Case study: Kawa
Kawa is a 25-year-old Kurdish man who has been living in the UK for seven years. All his immediate family are in Kurdistan, but he does not want to do military service for Turkey, and felt that the lack of freedom for Kurdish people meant that he had no choice but to leave. Before he came to the UK, he was studying welding at a vocational school and had expected to go to university. He used traffickers to make his journey, and eventually arrived by train from Paris, and claimed asylum at Waterloo. His asylum case has since been rejected, and he is now an undocumented migrant.
When Kawa arrived in the UK, he was 18 and wanted to study English but when his asylum claim was rejected he was unable to do this. Kawa has travelled around the UK, going wherever he can to find work. He does not feel tied to any one place because his immediate family are in Kurdistan and he does not have a partner, as he feels that his situation does not facilitate close personal relationships.
Kawa’s work has been in the service and fast-food industry where he had a number of jobs. He currently works in a kebab shop, where he gets paid between £200 and £250 a week, depending on how many days he works. He doesn’t pay rent or utility bills, and can eat at the shop so he is able to save money. He sends money to his family when they need it, but mostly saves. Kawa has little in the way of a social life, spending his time either at work or above the shop watching Kurdish TV. He prefers to stay in because it is, ‘dangerous’ and he feels, ‘scared’ going out. He describes his everyday life:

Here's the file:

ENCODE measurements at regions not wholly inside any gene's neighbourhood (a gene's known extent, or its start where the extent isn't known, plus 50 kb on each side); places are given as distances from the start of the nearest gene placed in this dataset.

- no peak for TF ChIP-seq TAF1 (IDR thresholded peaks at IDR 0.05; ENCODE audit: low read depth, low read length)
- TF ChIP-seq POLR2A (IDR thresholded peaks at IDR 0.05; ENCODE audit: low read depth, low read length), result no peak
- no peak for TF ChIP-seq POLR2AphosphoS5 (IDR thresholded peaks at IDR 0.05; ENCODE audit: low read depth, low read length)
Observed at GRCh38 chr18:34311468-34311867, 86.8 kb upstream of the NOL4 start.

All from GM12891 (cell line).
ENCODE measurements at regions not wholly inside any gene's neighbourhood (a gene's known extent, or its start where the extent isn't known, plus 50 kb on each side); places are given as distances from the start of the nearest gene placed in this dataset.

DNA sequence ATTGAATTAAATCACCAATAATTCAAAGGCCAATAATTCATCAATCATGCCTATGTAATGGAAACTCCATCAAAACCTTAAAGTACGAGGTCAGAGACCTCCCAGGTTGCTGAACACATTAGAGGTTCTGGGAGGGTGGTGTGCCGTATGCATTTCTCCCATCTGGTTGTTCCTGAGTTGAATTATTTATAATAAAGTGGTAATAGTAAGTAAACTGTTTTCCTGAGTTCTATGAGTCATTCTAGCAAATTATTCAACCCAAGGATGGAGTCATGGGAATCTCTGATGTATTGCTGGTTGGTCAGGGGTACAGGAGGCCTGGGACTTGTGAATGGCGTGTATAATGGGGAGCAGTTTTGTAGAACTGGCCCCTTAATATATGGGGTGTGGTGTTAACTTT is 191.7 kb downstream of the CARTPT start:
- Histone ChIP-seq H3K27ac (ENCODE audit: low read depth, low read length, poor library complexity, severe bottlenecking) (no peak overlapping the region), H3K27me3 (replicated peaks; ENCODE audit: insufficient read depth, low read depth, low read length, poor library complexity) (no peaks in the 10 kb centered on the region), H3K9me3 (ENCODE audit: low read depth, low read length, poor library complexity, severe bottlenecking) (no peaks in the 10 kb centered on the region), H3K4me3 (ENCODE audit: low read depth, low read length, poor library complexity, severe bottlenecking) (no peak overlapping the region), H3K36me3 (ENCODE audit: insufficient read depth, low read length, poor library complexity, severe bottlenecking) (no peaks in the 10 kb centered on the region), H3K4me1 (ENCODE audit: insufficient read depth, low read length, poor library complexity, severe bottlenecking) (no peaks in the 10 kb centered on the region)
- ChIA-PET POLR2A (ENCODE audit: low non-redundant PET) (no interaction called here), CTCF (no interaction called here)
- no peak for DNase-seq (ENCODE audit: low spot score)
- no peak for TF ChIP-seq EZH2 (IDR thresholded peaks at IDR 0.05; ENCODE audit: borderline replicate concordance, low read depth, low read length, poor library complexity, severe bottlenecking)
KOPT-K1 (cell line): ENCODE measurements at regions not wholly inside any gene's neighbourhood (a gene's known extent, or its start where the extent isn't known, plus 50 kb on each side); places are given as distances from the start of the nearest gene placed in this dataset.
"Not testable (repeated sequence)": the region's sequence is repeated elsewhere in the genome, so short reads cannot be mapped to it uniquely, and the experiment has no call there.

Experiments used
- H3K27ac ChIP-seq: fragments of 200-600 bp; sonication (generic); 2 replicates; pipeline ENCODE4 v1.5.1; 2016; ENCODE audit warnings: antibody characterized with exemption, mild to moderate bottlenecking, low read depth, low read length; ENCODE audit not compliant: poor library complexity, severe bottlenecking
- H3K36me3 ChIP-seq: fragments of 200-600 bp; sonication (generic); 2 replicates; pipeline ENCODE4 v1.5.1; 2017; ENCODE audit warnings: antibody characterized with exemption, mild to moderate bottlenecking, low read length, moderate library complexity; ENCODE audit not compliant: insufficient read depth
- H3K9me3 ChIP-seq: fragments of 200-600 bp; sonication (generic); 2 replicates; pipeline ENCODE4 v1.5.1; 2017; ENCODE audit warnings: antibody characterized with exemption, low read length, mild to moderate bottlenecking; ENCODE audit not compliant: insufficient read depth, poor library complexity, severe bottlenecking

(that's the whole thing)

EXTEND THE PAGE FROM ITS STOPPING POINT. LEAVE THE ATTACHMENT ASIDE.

I work at the kebab… I work six to seven days. I work all the time, I don’t go out a lot… The shop owner has an upstairs where I live. I sit there, I watch television, we have a satellite. We watch Kurdish TV, other than that I don’t go out a lot… At 12 we close the business, at 12 again we start work, from time to time we do cleaning. We clean it then we go upstairs to sleep and in the morning start work once again.
Kawa is not happy in his job and would prefer to work in a hotel or a restaurant rather than a fast food shop. He has noticed that undocumented migrants from Kurdistan are clustered in a few industries.
Kurds from Turkey work in kebab shops. To be honest a lot of my friends, Kurds from Iraq, work in building construction. They work in markets, off licences, that’s what they do, they do au pair work, a lot of my friends do that, car wash, off licence.
Undocumented migrants are paid less than others, but Kawa knows he has no choice over who he works for because of his lack of status. When asked about where employers ask for documents he says that English employers ask but ‘… Kurds, Turk, Chinese, they don’t ask you know, they don’t ask’. Kawa feels that things have become a bit easier for him over the years in the UK, though he says, ‘… life is truly difficult’. His immediate hopes for the future revolve around his status. Regularising status is the thing that opens up opportunities:
I want to be at least legal, I want to go to school, I want to work, I want to live here, I want a family.